According to Sarah Longwell, the spokeswoman for ABI, interlock devices should be mandated by law only for those who are repeat offenders or for a driver who's BAC exceeds 0.15.

"In those cases below .15, we're not against the interlock device, we're just against it being mandated," said Longwell. "We believe a judge should be able to look at the details of the case and determine what's best."

Longwell argues that the degree of punishment should reflect how far over the legal blood alcohol limit the driver went, much like speeding tickets increase for a driver depending on how many miles per hour they were driving over the designated speed limit.

"Individuals driving with a BAC of .08 may have only had one or two drinks and can be convicted for drunken driving," said Longwell. "There is a huge difference between an offender who has gotten in a car and is slightly above the legal limit and a driver who has had 10 drinks."

Are Interlock Devices Infallible?

In a letter by the ABI urging Schwarzenegger to veto California's interlock bill, Longwell said the devices' "fallibility" and "intrusiveness," combined with high costs of keeping a program running, should reserve the mechanisms for only the worst offenders.

Interlocks average at about $80 a month with an additional installation cost of about $100.

But cost, according to MADD's Hurley, should not be an issue for most drivers. "[The driver] could afford a habit and a car," he said. "The cost of the interlock is less than one drink a day."

Another complaint Longwell has with the devices is a so-called "rolling retest," which makes a driver blow into the device while driving. The rolling retest was developed to prevent drunken drivers from simply having a friend blow into the device.

Hurley said he knows of not one crash that has resulted from the retests and said that it's not distracting. "It does not interfere with driving, and the driver doesn't have to dial anything."

Philip Cook, a professor of public policy at Duke University who has researched alcohol control and prevention since 1980 and authored a book on the subject, "Paying the Tab," said that while interlock devices are effective when used, making sure they are installed is half the battle.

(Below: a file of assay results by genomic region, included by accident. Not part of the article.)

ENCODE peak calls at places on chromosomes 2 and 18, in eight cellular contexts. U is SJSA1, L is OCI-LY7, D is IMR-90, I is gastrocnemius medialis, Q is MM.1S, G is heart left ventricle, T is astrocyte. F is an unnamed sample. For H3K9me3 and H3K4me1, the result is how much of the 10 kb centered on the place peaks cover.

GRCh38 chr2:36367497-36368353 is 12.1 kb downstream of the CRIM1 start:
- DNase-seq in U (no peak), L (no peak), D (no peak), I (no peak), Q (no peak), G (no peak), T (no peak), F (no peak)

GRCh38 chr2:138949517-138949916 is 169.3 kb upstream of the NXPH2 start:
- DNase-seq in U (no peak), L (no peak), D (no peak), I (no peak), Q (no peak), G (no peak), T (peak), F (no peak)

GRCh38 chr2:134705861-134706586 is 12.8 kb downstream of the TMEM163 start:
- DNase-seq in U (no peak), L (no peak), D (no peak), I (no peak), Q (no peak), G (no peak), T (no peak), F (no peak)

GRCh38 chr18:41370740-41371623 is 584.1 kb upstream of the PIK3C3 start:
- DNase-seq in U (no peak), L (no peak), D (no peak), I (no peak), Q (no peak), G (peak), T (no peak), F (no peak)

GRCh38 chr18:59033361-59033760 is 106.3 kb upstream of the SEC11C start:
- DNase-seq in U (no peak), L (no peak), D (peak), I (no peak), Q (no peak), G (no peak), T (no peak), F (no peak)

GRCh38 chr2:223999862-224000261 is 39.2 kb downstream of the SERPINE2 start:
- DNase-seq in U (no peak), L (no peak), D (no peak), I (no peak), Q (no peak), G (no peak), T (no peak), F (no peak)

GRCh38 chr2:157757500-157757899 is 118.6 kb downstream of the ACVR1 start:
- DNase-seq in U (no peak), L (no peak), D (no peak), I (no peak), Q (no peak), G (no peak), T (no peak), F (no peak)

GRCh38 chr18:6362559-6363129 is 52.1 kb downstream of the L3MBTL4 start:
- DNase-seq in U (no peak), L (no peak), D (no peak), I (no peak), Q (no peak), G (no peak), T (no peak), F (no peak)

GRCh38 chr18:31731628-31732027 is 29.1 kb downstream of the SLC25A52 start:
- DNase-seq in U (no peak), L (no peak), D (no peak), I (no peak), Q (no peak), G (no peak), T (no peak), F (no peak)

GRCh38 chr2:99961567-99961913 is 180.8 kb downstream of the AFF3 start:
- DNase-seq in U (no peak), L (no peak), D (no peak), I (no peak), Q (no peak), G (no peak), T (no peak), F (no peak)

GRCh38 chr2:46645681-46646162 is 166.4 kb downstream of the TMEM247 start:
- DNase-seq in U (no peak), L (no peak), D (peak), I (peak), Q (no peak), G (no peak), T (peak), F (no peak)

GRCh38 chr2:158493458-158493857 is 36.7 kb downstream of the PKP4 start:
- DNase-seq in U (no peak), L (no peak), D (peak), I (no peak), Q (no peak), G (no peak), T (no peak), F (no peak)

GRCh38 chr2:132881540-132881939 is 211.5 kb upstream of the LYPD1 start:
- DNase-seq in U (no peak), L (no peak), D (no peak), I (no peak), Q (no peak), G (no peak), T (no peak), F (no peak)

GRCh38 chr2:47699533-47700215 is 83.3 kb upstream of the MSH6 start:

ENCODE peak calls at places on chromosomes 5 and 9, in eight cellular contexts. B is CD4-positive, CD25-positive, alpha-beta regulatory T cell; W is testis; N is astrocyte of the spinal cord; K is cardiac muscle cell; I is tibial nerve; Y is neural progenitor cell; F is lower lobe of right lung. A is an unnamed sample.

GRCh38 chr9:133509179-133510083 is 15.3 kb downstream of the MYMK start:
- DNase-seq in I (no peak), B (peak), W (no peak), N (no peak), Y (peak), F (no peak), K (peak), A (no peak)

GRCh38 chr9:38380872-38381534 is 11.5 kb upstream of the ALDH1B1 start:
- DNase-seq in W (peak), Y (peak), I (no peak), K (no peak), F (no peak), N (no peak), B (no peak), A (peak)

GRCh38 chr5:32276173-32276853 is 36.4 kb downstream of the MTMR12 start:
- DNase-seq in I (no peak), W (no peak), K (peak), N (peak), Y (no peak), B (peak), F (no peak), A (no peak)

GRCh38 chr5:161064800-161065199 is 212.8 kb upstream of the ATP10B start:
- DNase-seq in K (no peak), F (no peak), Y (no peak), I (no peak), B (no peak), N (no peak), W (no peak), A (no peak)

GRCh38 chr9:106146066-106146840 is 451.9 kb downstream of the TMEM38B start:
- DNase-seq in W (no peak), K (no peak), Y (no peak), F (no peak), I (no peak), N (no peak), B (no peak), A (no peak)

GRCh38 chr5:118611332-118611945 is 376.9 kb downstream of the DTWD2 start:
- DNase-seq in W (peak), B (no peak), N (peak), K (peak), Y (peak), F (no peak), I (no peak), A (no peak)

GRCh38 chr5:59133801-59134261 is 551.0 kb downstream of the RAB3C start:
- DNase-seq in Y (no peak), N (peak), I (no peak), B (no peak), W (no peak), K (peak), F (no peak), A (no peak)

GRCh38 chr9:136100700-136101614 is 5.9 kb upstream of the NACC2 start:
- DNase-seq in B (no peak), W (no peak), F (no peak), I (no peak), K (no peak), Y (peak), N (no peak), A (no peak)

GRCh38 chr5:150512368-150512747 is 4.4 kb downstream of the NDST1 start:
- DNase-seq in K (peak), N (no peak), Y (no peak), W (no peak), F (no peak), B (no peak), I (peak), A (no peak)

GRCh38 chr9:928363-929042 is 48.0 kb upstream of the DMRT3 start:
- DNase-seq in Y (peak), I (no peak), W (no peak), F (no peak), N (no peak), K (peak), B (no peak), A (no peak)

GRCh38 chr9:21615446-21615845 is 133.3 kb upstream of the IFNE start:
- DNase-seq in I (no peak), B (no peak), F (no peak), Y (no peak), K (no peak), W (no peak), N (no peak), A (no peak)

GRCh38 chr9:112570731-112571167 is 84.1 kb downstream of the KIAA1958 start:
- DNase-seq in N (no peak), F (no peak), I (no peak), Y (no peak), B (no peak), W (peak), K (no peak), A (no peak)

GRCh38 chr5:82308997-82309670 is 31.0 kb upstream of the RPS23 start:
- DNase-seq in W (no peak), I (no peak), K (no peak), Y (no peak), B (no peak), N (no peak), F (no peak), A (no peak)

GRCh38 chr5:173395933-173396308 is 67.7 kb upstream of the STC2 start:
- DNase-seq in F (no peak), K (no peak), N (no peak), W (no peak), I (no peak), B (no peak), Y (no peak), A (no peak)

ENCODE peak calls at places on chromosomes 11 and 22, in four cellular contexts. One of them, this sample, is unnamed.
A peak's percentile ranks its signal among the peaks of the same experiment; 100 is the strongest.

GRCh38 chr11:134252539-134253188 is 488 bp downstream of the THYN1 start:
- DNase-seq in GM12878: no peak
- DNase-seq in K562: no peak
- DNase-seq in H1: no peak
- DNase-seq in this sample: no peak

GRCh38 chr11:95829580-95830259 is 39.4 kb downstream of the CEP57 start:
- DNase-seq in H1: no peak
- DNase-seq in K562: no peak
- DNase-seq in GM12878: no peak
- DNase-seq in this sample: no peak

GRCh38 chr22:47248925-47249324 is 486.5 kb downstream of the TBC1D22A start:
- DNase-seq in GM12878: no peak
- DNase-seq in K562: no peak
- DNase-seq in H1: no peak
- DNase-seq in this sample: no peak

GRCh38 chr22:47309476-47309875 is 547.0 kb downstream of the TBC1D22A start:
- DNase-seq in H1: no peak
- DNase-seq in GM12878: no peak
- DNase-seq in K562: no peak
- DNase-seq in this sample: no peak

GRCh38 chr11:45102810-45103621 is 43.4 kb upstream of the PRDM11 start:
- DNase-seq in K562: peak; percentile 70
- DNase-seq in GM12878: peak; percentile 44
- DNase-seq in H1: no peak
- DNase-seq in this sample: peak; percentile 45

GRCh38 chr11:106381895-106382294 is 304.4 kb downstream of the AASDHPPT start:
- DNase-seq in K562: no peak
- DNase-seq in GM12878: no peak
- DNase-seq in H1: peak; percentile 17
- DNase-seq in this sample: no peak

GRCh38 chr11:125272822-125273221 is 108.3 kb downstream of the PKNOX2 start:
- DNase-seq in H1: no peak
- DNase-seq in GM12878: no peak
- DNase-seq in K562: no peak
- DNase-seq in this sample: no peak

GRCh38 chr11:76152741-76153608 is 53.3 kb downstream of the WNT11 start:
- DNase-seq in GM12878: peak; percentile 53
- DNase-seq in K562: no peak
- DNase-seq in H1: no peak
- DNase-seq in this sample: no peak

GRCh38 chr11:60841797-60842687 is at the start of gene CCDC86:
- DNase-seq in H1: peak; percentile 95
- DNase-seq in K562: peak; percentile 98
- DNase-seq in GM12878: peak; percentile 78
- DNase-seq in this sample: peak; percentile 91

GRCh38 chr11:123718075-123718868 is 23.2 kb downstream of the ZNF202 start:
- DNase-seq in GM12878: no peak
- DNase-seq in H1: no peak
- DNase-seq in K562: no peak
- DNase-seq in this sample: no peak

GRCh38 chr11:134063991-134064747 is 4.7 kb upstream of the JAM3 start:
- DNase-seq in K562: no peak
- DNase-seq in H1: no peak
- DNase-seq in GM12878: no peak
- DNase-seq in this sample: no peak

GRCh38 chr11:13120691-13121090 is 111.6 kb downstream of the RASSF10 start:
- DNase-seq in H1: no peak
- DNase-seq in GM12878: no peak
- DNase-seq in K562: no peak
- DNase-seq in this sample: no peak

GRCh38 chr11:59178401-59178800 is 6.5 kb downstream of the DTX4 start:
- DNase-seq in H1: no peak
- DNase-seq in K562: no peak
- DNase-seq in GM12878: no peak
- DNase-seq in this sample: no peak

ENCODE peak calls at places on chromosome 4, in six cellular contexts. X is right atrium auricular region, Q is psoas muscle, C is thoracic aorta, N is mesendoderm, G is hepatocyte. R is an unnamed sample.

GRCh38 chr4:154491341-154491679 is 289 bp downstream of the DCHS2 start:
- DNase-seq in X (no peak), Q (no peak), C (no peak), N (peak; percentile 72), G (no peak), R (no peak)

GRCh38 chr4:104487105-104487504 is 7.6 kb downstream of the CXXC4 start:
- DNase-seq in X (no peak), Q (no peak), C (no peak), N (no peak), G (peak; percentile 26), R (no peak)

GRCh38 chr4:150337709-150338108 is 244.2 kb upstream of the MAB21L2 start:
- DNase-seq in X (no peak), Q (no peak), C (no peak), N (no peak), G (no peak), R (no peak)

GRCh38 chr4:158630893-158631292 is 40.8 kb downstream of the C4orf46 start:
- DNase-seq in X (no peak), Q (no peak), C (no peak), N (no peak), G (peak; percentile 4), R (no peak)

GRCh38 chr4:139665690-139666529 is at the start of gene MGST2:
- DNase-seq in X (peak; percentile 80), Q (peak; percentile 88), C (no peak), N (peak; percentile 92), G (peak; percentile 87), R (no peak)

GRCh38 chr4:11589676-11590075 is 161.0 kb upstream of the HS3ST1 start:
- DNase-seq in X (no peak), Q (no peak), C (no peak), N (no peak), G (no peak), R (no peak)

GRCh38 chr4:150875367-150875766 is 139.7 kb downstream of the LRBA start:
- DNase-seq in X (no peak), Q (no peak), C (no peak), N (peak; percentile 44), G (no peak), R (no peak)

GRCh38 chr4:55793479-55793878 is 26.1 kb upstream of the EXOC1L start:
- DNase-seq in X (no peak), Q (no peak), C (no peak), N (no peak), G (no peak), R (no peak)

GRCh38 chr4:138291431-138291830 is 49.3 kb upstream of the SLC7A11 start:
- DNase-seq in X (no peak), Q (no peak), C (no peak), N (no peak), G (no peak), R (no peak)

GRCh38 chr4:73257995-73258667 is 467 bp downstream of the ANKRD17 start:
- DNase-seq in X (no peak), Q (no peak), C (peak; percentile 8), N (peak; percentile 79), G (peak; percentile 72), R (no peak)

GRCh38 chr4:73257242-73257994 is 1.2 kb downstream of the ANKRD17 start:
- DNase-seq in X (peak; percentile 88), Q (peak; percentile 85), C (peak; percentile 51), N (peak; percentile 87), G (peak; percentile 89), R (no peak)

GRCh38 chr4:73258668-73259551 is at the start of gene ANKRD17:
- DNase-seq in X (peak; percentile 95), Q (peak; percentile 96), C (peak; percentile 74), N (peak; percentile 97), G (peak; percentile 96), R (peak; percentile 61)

"The evidence shows that they're highly effective when they are actually installed," said Cook. "But there is slippage even if the law mandates they are installed.

"Judges don't always go for them, or they get various stories from defendants saying they don't have a car or they're not going to drive," he said.

Cook added that in order for the interlock devices to gain momentum around the country, the implementation and enforcement must be examined.

"Judges need to be sold on [the interlock ignition devices] and the court order has to have some sort of compliance system built in to make sure drivers are installing the devices," said Cook, who believes an interlock ignition device policy could be incorporated into the next federal highway bill if a contingency plan for making sure they're installed is developed.

Cook reminds that even when installation locks are installed, they are one day removed, another reason he believes the best way to prevent drunken driving is to combine any sort of sentencing measure with a treatment program.

"The devices are going to incapacitate people from driving drunk while they're installed, but when they're removed, the drivers often go back to the kind of record we'd see with someone who never used the device," said Cook. "These devices are not a cure."